The purpose of this paper is to investigate the issue of post‐disaster livelihood recovery through economic rehabilitation, with the illustration of post‐tsunami promotion…
The purpose of this paper is to investigate the issue of post‐disaster livelihood recovery through economic rehabilitation, with the illustration of post‐tsunami promotion of microentrepreneurship activities generating employment and income among the affected populations.
The paper examines two field case studies in Aceh (Indonesia) and Tamil Nadu (India), where a well‐established European NGO carried out economic relief and microentrepreneurship rehabilitation in 2005‐2007.
Despite unlimited trust in rapid reconstruction capacity, post‐tsunami livelihood recovery has been chaotic and uncoordinated. Contrary to humanitarian agencies in charge of emergency relief, only a few development agencies and NGOs were able to deliver a rapid rehabilitation of microeconomic activities existing locally before the disaster.
There are values but also obvious limits to comparing the micro‐level experiences of a major European NGO in two different locations such as Aceh and Tamil Nadu, and to deducing macro‐ and meso‐level lessons to be learned.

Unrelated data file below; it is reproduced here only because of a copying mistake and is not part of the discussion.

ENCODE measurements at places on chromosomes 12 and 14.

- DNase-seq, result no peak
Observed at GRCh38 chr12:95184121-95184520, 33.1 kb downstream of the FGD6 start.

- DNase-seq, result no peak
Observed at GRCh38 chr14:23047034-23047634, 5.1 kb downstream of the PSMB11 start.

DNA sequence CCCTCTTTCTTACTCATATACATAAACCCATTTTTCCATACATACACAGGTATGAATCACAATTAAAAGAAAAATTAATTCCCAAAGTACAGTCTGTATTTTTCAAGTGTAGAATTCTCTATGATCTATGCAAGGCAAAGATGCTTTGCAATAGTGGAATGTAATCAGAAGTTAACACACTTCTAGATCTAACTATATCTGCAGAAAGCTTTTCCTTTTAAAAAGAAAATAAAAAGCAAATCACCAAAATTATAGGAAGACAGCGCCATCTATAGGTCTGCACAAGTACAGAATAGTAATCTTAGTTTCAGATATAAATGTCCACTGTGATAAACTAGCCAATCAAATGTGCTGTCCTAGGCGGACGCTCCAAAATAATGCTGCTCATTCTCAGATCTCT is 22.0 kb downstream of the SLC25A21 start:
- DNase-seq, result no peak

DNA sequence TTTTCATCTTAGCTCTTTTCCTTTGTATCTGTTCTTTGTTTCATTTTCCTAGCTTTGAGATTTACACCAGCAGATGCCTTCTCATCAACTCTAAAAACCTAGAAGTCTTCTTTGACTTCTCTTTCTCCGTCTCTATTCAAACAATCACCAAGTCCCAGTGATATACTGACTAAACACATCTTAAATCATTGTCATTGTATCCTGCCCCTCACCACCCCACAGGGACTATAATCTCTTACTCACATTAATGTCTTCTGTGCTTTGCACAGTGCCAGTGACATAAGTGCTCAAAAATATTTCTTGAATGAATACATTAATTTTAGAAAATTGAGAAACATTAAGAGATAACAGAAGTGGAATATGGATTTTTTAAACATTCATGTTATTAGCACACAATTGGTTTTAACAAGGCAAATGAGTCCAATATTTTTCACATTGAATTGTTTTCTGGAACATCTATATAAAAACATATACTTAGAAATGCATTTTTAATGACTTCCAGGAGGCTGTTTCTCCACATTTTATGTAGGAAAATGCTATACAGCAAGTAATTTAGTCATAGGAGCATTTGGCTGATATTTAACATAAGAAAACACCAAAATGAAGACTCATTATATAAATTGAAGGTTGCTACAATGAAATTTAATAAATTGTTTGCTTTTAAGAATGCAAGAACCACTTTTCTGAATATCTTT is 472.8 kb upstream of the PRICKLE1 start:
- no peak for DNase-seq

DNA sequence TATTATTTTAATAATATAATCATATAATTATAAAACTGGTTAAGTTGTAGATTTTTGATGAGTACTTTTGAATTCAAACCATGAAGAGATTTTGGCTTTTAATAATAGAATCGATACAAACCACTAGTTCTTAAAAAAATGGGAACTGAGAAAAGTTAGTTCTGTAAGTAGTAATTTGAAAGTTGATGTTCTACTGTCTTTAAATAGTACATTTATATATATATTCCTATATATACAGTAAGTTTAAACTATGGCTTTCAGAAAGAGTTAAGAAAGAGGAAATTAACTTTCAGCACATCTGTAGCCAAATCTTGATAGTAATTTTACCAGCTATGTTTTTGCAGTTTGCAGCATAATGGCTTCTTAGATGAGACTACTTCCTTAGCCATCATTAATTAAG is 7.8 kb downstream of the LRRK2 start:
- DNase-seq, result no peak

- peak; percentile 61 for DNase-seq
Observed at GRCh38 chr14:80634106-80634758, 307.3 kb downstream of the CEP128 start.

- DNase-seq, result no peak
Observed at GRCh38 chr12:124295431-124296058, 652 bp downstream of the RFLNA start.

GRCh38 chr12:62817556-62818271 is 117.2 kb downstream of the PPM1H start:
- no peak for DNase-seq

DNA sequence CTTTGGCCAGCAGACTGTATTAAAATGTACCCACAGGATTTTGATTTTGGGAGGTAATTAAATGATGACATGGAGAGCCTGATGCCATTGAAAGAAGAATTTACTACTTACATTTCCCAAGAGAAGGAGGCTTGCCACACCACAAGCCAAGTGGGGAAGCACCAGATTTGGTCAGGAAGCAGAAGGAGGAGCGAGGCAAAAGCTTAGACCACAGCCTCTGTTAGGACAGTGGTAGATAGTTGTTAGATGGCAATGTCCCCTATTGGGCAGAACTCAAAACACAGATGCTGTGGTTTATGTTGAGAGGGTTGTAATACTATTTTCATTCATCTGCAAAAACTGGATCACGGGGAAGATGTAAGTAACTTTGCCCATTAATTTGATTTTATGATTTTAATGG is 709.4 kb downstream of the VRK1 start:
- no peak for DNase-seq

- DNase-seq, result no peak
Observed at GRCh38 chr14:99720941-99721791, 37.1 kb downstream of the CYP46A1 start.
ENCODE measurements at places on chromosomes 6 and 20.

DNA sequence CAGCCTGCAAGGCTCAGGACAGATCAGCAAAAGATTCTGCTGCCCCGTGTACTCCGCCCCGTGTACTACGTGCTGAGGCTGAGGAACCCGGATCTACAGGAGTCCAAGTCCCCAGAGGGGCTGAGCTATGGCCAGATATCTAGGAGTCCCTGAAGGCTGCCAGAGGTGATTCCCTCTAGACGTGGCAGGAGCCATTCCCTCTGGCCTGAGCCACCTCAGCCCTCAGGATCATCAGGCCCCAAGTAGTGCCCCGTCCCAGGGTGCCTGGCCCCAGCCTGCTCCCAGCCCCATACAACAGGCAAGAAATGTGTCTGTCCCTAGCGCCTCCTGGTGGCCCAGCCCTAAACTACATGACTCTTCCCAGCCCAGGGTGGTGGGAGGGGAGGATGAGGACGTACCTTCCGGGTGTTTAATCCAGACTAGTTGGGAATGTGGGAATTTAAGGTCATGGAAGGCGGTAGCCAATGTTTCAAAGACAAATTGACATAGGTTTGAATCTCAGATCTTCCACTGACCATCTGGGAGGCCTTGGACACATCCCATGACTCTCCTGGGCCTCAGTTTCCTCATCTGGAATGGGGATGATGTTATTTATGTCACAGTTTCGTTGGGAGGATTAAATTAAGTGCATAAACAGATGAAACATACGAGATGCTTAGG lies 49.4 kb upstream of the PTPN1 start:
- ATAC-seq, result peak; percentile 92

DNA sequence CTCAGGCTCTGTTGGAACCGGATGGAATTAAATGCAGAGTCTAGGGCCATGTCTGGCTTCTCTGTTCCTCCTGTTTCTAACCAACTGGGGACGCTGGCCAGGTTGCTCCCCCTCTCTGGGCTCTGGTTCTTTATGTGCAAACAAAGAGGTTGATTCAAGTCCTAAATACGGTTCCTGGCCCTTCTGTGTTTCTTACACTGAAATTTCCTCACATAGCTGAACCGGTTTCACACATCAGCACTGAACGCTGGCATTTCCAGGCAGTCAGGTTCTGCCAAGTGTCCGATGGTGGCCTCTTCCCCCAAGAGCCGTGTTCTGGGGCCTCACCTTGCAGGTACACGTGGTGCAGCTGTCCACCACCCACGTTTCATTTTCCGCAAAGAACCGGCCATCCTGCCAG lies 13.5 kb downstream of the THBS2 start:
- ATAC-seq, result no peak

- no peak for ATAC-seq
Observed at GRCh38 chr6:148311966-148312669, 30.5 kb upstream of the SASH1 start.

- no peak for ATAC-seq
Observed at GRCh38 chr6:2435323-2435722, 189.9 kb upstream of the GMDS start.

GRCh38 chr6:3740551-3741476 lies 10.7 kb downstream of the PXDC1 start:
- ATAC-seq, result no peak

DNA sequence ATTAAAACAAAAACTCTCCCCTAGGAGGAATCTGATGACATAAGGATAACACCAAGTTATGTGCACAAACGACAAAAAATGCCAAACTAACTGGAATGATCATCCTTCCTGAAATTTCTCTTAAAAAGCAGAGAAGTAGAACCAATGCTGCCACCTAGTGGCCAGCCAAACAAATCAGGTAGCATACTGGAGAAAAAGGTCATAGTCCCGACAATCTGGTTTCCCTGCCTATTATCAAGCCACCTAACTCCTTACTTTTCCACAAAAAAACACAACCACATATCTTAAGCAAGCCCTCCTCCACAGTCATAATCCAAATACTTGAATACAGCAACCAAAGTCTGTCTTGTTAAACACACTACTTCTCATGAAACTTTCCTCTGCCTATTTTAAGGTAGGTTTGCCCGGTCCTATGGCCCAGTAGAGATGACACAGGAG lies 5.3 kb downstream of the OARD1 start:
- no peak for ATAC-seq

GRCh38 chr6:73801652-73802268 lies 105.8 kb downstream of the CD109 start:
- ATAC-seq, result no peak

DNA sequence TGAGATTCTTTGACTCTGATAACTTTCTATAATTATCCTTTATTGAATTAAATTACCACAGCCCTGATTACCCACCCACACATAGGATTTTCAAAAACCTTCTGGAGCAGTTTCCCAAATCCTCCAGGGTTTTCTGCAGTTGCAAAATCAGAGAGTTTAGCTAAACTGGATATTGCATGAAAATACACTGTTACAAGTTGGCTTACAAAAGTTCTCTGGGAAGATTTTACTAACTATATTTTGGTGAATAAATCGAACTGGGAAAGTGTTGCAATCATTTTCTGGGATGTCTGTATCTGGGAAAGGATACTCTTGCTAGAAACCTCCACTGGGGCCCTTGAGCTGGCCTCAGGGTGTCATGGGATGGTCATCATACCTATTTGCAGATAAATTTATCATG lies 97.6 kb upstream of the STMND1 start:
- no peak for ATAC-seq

There are difficulties in benchmarking the divison of labour but necessary coordination among development agencies and their humanitarian counterparts in the field of post‐disaster sustainable economic rehabilitation.
Post‐disaster economic security and livelihood recovery are at the forefront of current international policy research in humanitarian and development cooperation circles. Documented case studies and lessons to be learned are still scarce for feeding possible best practices.
– This paper aims to deal with the measurement of positioning accuracies of microscale components assembled to fabricate micro-optical benches (MOB).
This paper aims to deal with the measurement of positioning accuracies of microscale components assembled to fabricate micro-optical benches (MOB).
The concept of MOB is presented to explain how to fabricate optical MEMS based on out-of-plane micro-assembly of microcomponents. This micro-assembly platform includes a laser sensor that enables to measure the position of the microcomponent after its assembly. The measurement set-up and procedure is displayed and applied on several micro-assembly sets.
The measurement system provides results with maximum deviation smaller than ±0.005°. Based on this measurement system and micro-assembly procedure displayed in the article, it is shown that it is possible to obtain a positioning accuracy up to 0.009°.
These results clearly show that micro-assembly is a possible way to fabricate complex, heterogeneous and 3D optical MEMS with very good optical performances.